How the Consumer Discretionary Sector Has Affected SGRAX in 2016

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Performance evaluation of SGRAX

The Wells Fargo Growth Fund Class A (SGRAX) had fallen by 1% year-to-date (or YTD) in 2016 as of May 27, 2016, placing it among the bottom three funds out of the ten funds under review.

We have graphed SGRAX’s performance against the PowerShares QQQ Trust, Series 1 ETF (QQQ) and the iShares Russell 1000 Growth ETF (IWF). Let’s look at what has contributed to this poor performance so far in 2016.

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Portfolio composition and contribution to returns

The healthcare sector has been a main driver of SGRAX’s negative performance in 2016. Alexion Pharmaceuticals (ALXN) has been far above any other holding in terms of negative contributions. Regeneron Pharmaceuticals (REGN) and Ultragenyx Pharmaceutical (RARE) have been among other major detractors.

Though VCA (WOOF) and Align Technology (ALGN) have contributed positively, their combined contribution has been too small to have an impact on the sector’s performance.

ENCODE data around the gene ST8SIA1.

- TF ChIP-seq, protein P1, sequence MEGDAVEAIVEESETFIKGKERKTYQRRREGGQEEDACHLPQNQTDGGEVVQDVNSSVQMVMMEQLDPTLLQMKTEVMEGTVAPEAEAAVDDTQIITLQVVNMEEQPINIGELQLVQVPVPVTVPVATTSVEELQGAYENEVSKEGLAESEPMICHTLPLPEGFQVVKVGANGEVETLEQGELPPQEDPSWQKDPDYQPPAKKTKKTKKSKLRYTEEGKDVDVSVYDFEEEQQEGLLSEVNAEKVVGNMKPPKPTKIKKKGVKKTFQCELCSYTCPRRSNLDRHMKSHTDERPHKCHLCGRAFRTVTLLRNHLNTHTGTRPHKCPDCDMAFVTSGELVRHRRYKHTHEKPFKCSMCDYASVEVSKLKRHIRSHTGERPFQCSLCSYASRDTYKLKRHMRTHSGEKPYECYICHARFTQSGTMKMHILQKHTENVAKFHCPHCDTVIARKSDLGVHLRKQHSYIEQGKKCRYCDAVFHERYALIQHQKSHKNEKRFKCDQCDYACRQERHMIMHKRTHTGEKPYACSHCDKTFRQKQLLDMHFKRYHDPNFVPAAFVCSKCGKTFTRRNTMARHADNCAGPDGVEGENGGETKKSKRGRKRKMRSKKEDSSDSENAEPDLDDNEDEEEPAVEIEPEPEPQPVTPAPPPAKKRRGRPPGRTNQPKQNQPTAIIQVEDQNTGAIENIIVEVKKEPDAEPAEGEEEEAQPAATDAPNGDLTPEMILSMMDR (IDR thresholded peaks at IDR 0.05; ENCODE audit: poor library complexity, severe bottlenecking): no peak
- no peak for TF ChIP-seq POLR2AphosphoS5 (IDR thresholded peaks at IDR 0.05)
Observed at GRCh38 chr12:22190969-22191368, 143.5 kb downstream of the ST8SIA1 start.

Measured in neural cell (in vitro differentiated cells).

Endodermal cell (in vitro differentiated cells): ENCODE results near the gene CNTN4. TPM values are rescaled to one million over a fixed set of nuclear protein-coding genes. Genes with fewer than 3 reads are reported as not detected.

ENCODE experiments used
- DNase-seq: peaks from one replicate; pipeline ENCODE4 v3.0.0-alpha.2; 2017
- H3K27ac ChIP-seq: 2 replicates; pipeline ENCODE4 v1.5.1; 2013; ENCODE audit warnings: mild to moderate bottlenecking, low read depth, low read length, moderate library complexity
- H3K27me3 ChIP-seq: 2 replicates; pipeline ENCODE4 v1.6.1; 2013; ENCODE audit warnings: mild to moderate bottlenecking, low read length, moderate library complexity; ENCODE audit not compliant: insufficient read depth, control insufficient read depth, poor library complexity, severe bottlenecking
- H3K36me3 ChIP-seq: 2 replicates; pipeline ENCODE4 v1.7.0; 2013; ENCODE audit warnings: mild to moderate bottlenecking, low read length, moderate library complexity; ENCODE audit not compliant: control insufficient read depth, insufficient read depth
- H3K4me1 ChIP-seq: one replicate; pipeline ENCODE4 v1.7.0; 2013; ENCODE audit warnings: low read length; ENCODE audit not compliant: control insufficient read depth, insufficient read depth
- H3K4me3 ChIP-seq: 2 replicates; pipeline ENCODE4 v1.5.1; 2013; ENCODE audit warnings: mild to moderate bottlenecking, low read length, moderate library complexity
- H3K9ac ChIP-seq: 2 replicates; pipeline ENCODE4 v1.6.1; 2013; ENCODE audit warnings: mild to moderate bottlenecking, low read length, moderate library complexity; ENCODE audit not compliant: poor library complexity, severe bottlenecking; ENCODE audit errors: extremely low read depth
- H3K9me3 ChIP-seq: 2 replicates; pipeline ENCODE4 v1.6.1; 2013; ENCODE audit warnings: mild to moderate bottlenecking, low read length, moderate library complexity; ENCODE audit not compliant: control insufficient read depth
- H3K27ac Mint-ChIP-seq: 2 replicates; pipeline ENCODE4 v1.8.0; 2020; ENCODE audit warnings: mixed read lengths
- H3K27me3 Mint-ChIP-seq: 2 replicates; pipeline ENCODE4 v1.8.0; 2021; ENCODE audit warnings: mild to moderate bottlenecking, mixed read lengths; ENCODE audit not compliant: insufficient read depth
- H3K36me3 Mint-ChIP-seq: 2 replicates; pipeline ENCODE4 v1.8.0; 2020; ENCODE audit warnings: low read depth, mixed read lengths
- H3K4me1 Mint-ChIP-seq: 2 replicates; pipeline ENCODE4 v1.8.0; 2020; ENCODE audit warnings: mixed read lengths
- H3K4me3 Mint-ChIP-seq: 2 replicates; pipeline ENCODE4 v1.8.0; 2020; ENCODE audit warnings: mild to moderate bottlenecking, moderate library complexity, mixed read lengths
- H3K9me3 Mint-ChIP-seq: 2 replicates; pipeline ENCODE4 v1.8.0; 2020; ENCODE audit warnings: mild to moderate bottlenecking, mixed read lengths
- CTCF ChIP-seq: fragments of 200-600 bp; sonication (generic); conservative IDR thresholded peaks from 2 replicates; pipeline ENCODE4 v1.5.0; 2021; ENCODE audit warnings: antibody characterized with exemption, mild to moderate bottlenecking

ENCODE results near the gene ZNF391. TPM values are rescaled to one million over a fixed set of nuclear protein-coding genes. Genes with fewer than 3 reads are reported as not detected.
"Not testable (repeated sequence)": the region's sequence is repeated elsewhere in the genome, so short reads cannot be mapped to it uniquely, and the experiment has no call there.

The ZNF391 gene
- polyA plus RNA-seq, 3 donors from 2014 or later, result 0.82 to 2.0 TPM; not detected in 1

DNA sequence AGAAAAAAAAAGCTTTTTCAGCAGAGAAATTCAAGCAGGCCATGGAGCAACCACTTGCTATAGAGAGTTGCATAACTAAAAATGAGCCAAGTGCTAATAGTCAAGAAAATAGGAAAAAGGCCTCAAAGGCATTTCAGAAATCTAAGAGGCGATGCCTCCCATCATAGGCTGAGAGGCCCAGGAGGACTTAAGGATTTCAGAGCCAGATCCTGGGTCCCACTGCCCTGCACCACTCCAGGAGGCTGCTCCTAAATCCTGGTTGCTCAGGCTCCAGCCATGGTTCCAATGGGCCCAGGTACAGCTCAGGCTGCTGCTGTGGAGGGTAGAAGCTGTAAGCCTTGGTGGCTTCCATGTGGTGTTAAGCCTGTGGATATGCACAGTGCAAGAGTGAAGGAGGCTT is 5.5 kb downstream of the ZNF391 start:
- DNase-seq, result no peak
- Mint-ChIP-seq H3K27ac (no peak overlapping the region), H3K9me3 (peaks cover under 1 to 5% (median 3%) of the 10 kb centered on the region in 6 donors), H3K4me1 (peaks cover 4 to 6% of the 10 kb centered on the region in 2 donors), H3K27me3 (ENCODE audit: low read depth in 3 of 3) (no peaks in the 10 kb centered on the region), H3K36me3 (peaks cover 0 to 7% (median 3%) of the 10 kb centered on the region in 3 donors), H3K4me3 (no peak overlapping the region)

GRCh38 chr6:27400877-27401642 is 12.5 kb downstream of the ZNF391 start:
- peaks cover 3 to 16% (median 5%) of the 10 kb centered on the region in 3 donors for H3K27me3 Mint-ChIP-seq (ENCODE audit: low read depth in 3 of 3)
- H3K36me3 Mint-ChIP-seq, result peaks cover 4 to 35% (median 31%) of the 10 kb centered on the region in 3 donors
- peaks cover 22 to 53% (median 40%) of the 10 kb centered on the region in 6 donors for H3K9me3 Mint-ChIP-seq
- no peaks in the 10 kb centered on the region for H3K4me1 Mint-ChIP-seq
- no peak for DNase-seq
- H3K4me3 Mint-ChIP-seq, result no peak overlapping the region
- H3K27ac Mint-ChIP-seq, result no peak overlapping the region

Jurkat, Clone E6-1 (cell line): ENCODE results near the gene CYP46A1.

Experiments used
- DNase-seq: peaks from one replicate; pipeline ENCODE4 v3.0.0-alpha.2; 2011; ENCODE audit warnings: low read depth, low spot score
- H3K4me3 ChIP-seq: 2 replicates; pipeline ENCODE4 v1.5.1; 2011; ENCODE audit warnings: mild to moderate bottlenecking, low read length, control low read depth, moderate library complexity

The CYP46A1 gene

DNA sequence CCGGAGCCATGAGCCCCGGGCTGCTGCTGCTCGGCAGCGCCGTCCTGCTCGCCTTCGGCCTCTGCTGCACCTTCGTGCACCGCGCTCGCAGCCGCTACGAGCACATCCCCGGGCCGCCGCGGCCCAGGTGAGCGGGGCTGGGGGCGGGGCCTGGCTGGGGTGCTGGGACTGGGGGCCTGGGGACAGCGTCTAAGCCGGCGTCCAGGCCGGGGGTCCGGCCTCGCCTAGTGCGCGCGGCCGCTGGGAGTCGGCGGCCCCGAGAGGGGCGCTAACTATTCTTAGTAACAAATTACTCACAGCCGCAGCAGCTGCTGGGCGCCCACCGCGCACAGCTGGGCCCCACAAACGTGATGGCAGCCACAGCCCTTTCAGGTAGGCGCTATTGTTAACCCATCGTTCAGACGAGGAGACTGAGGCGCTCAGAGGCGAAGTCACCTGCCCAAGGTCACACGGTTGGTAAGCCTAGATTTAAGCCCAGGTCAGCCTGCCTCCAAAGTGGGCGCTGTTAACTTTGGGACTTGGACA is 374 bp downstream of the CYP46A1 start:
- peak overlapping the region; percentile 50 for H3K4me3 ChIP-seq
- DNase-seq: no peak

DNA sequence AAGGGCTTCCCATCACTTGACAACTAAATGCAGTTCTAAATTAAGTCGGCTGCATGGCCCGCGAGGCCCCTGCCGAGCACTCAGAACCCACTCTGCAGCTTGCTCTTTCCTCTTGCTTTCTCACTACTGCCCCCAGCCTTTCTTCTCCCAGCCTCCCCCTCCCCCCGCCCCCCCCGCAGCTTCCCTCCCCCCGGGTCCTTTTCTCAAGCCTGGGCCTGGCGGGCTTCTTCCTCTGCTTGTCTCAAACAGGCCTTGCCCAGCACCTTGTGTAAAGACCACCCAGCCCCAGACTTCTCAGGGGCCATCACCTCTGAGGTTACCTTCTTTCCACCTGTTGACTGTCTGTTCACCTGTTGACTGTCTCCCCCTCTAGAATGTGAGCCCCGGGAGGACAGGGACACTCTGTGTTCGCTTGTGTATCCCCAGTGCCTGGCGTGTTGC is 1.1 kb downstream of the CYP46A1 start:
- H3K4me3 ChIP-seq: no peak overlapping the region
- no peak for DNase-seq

Information technology stocks are in a distant second place compared to healthcare. Alliance Data Systems (ADS) and Tableau Software (DATA) have been the sector’s worst performers. Positive contributions from Facebook (FB) and Microchip Technology (MCHP) have been able to reduce the overall negative contribution to some extent.

The industrials sector has done the most to reduce SGRAX’s negative returns. Waste Connections (WCN) and Kansas City Southern (KSU) have powered the sector ahead. Meanwhile, the consumer discretionary sector—another major positive contributor—has been led by Burlington Stores (BURL). The sector has also had help from Amazon (AMZN) and LKQ (LKQ).

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Comparison with QQQ

SGRAX’s healthcare sector has done worse than its counterpart in QQQ. However, for most other sectors, actively managed SGRAX has outperformed passively managed QQQ.

Investor takeaway

SGRAX has had a difficult time in 2016 so far. Its bet on healthcare stocks has backfired, and since technology stocks have been contributing negatively as well, its fate has nearly been sealed. If two of the top three sectors in which a fund invests do badly, it’s difficult for it to exit the situation unscathed.

Though consumer discretionary stocks have contributed positively to SGRAX’s returns, the amount by which the sector has helped hasn’t been enough to make up for the negative contributions of the other two sectors.

In the next article, we’ll look at the American Century Growth Fund Investor Class (TWCGX).

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